Researchers focus on nanoparticles for delivery of cancer treatment
At NYU Abu Dhabi's Center for Science and Engineering, assistant professor of chemistry Ali Trabolsi leads the Trabolsi Research Group, which focuses on supramolecular multifunctional systems: these are modified molecules developed by chemists for applications in a variety of fields, including medicine and engineering. In the past two years, the group has produced cutting-edge research that may help improve the effectiveness of drugs used for cancer treatment.
With postdoctoral associate Farah Benyettou and assistant professor of practice of biology Rana Al-Assah, Trabolsi recently published a paper in the Journal of Materials Chemistry B that describes the creation of a composite nanoparticle that may potentially be used to treat cancer.
They began the experiment with magnetic iron-oxide nanoparticles, which hold great potential in medicine because they are extremely small, non-toxic, and can be used as both imaging agents and for drug delivery. The researchers then attached a series of macrocycle "containers" to the iron-oxide nanoparticles. "By coupling a container to the surface, the new nanoparticles can be used for a dual application: for MRI and also to deliver an anti-cancer drug," Benyettou says. This is called a theranostic system, in that it would allow physicians to monitor and control the distribution of drugs in a patient.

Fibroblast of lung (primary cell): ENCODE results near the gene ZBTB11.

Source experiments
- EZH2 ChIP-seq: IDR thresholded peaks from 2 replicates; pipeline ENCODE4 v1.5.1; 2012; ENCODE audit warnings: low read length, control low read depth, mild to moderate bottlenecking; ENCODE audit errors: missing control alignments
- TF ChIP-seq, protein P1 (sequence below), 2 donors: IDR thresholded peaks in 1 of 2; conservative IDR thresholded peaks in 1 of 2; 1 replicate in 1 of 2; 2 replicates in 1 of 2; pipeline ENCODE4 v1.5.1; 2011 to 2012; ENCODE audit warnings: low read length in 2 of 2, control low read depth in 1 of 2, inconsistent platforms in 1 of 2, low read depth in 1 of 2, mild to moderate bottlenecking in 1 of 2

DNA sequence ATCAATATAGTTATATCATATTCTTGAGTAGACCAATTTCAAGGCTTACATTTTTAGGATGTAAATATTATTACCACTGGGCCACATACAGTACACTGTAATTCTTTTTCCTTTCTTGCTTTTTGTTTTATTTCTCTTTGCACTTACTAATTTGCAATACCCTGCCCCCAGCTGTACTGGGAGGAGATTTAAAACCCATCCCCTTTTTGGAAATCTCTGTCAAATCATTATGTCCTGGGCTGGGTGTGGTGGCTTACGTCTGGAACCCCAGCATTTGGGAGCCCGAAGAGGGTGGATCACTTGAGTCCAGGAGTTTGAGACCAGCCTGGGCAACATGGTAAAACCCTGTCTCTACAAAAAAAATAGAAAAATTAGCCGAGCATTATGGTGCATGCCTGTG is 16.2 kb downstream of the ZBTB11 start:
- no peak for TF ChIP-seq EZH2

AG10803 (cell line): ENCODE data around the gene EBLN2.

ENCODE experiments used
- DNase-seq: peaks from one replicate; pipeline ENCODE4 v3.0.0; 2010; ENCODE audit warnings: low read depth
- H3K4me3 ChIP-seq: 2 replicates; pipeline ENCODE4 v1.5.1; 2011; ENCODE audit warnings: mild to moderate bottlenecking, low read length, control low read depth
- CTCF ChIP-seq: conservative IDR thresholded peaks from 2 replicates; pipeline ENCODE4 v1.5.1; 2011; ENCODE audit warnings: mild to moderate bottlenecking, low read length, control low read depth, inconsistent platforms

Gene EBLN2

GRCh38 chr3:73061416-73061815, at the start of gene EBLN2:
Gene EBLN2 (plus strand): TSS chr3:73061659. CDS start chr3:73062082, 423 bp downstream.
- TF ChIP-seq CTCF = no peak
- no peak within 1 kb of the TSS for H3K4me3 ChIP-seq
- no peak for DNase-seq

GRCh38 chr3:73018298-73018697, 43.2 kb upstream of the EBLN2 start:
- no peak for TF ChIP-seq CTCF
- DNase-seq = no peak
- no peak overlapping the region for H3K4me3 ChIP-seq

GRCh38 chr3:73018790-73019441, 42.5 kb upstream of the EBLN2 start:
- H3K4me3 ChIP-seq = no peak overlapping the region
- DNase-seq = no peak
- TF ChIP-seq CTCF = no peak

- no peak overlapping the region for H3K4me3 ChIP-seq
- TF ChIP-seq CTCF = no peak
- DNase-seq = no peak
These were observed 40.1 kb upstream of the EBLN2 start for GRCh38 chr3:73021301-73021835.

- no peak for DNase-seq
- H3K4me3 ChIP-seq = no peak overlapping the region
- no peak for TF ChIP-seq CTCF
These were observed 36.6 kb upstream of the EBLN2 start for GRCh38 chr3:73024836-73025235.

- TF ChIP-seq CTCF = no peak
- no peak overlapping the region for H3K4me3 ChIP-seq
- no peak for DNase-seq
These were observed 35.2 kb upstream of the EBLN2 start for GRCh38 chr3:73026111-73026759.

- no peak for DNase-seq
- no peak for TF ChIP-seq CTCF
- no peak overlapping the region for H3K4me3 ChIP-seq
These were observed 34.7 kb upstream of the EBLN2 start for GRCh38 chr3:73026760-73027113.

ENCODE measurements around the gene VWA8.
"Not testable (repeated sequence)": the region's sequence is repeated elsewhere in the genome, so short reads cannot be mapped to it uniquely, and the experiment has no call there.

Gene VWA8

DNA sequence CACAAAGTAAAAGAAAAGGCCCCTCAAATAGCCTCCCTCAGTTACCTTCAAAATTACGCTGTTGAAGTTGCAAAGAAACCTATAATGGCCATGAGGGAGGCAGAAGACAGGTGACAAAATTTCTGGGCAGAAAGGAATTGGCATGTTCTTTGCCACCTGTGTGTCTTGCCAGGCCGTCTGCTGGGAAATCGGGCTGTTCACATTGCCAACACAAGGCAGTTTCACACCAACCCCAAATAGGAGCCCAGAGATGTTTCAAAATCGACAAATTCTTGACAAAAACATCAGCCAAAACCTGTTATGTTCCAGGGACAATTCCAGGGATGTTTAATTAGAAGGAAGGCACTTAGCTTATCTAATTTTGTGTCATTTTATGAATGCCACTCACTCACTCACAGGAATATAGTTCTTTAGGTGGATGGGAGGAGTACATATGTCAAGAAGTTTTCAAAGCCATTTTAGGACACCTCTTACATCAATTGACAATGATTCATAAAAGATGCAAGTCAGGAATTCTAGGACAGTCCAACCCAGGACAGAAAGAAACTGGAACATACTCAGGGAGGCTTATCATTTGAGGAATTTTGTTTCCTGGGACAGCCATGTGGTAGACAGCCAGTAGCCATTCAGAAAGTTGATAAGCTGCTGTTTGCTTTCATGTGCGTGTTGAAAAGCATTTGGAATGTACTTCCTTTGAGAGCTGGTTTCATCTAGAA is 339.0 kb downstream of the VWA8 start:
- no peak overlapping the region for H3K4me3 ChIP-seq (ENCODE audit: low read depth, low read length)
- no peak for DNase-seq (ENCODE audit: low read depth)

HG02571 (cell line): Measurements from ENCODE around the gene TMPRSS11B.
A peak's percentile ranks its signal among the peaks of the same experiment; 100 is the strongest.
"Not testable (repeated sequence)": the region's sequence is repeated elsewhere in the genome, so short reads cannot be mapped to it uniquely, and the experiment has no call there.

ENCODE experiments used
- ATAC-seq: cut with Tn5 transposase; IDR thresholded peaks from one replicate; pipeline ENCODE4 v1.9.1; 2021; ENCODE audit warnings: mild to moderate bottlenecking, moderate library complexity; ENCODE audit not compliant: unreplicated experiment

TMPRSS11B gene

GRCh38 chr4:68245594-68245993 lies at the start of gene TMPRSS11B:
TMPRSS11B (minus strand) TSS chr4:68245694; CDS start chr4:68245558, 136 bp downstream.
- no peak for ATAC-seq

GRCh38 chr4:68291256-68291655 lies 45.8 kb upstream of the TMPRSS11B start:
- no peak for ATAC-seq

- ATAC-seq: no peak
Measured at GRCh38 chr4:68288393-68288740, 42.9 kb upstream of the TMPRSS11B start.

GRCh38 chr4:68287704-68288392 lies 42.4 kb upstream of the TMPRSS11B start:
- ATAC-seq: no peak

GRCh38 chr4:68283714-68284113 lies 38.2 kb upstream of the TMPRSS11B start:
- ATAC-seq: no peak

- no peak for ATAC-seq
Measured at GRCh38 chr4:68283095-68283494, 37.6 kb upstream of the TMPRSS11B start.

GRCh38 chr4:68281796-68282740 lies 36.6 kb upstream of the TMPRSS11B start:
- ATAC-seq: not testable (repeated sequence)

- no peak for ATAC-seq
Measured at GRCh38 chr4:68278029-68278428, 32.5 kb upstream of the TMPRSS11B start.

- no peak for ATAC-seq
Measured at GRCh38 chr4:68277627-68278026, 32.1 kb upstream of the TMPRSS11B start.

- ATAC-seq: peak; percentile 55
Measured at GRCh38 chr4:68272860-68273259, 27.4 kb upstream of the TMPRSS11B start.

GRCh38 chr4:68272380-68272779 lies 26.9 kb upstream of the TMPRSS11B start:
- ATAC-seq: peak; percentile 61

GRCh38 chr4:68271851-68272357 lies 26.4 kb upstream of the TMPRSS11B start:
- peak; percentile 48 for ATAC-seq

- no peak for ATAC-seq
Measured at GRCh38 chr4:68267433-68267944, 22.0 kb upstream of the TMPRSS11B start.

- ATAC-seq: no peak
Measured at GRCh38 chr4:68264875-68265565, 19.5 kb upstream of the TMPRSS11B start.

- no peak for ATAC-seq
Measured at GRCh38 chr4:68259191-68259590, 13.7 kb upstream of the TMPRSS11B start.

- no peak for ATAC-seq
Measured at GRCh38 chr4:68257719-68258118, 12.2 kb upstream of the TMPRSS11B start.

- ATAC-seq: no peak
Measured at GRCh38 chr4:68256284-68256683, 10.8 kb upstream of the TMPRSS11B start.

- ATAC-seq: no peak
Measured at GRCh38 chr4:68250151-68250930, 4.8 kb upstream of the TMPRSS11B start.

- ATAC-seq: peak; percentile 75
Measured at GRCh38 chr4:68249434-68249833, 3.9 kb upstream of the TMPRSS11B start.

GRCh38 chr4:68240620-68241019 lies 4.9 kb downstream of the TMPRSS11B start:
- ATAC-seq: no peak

The authors opted not to deliver a drug, but to test the delivery of a dye to prove the success of their idea. The dye, called Nile Red, is not fluorescent on its own, but when the dye is added to the macrocycle container, it becomes fluorescent. This fluorescence allows researchers to track the nanoparticle throughout cells.
Moreover, the dual action makes it possible for the nanoparticle to be used not only for MRI but also for treating cancers locally, as they are magnetic and physicians could potentially control the location and distribution of the particles. This would have positive application in chemotherapy cancer treatments.
"The nanoparticles can be guided with a magnet and thus can be localized in a particular part of the body. This may help reduce the side effects of cancer drugs," Benyettou explains. "That's the problem with chemotherapy: when you administer the drug it goes everywhere; it kills cancer cells, but it also kills healthy cells."
By controlling the distribution of cancer treatment chemicals in the body, this new development may also help prevent damage that is caused to healthy cells. Benyettou and Trabolsi have written a proposal to add a popular cancer drug to the nanoparticle to see how this modification affects cancer cells in living tissue.